If you’re determined to succeed, Zaria Academy has all it takes, says Musa

Salisu Hussaini Musa is one of Zaria Academy’s success stories. He enjoyed full scholarship, courtesy of the academy’s founder, Dr Haroun Adamu. He graduated in 2012 and is now a final year Electronics Engineering student at Bayero University, Kano. He shared his extra-ordinary experience with The Intellectual magazine. Excerpts:

Admission at Zaria Academy

I was in JS 2 in my previous school, Government Secondary School, where I went immediately I completed my primary education. Right from childhood, I had been creative. I would use batteries, bulbs and other things to create things. I have a kind of engineering mind. In that process, I assembled some amplifiers and other gadgets around me to make a radio FM  transmitter, with which I started airing news and educating people within the town.

So, Freedom Radio, Kano heard about me and there was a discussion between us. They interviewed me on what I did, including the Radio Station I established, which was the biggest thing I had done as at that time and aired it. I even had my staff then, one was casting news, one was placing requests and so on.

We also used to call religious people to come and deliver lectures for the public on the radio.

After they (Freedom Radio) aired it (my interview), Hajiya Halima from Daily Trust also came down to my town and interviewed me and the story was published. Zaria Academy saw the story and offered me a special scholarship. I came here (Zaria Academy), wrote the examination, passed and was admitted.

When were you admitted and when did you graduate?salisu-hassaini-musa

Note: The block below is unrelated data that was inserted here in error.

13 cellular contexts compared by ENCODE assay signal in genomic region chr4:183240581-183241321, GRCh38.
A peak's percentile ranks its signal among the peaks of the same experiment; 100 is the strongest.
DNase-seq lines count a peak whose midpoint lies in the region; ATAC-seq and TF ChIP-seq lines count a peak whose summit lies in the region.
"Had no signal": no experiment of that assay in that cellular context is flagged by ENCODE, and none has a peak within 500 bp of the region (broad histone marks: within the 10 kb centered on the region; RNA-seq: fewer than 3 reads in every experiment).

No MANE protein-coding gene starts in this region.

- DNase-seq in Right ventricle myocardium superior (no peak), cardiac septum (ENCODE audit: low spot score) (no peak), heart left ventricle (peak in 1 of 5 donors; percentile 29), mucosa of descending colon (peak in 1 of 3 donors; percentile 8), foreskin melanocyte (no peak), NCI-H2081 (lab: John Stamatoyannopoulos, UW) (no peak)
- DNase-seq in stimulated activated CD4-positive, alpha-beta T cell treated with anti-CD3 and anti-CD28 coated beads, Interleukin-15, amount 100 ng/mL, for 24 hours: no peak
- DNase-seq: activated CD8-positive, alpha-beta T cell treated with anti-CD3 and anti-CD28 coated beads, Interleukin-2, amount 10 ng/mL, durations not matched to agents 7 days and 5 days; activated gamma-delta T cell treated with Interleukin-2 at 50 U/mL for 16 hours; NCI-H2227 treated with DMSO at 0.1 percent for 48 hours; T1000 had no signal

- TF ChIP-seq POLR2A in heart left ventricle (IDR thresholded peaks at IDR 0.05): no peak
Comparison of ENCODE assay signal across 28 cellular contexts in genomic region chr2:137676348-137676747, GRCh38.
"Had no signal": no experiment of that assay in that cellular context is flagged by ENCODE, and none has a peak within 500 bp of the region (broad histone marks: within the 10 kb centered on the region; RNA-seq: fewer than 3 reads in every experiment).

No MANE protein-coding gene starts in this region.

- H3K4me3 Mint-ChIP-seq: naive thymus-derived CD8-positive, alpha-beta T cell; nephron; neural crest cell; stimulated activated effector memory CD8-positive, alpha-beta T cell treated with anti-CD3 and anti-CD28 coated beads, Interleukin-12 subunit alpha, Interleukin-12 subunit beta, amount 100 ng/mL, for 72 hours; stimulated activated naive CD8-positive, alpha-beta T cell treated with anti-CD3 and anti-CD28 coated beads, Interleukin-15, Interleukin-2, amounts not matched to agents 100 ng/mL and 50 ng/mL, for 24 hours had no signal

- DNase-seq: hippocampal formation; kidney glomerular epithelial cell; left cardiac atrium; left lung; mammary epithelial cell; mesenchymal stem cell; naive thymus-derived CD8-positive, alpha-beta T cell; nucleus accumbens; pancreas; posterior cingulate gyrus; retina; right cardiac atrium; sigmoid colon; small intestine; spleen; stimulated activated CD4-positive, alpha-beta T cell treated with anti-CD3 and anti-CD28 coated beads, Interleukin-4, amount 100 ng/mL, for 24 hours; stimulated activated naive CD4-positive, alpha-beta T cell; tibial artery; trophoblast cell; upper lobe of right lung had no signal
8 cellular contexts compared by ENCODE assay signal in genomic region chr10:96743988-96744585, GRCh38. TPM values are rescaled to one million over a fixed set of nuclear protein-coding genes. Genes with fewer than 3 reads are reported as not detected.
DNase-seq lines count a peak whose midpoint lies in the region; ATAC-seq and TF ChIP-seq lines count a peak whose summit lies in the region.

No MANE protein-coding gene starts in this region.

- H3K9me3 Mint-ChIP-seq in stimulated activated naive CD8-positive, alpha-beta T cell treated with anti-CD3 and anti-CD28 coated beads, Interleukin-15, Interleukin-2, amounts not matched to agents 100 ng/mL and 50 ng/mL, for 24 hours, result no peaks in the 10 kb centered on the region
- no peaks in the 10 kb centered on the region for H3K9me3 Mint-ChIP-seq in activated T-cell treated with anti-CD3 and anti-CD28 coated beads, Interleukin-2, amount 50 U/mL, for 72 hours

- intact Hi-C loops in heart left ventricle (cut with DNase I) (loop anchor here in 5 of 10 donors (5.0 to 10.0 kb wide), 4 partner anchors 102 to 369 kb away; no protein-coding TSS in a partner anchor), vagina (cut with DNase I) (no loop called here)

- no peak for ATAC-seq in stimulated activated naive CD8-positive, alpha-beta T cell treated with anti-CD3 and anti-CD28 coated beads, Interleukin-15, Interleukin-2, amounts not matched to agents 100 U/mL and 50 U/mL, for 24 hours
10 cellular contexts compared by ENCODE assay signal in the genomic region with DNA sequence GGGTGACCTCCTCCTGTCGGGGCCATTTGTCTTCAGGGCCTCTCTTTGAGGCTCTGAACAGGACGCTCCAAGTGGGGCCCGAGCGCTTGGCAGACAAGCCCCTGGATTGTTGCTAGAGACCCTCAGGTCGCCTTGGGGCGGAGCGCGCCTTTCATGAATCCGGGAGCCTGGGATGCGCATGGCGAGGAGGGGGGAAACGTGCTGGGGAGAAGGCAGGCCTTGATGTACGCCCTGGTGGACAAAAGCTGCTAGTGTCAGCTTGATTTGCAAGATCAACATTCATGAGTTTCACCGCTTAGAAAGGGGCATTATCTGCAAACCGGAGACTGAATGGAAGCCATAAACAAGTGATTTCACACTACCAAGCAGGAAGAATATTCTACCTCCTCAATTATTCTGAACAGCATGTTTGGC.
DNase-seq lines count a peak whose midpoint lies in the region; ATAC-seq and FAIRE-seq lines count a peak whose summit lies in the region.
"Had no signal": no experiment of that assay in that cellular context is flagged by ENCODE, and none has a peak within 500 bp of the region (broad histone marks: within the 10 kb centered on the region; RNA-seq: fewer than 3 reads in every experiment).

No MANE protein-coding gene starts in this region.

I entered the academy in 2006 and finished in 2012.

What was the experience like when you first came here?

When I came here, I was 14 years old and things became hard for me. I couldn’t understand a lot of things in terms of communication. I couldn’t communicate because in our local schools, they don’t communicate fully in English.  But in Zaria Academy, the communication is in English. Everywhere you go, English, English.

So, I started having problems. When teachers say something in the class, I could understand what they were saying, but to reply them or do what was expected of me was a problem. Sometimes, when I speak in class, people would laugh at me. But that didn’t bother me at all.

I used to read overnight. I acquired dictionaries. You know, in Zaria Academy, they will give you all you need. Once you’re ready to read here, they have all it takes. This is a fact. They have the library and all the conditions for learning are put in place there.

Some of my classmates use the resources well, but some others, when the school gives them books, they throw them (books) away. They play with the books and even tear some of them.

But for me, I gathered everything. I used to sleep even on some. On my bed, you will see books all over. Students recognized by bed easily because of the number of books on it. So, I kept working on the communication deficiency.

A year later, I began writing letters and engaging in creative writing. I started helping others to do it. Mrs. Ogugua used to be our English teacher, and whenever she gave us the Creative Writing assignment, I used to be the first to submit because I was determined to shake off that deficiency in communication. I even started doing tutorials for most of the people who laughed at me when I came in, right from JS3. I started teaching them Mathematics, English, Visual Art and the rest of the subjects.

However, when we got to the SS class, we had problems with Physics. When we had a test, I scored 3 out if 15! So, people started laughing at me, saying, ‘this boy that is supposed to know it, see what he has scored.’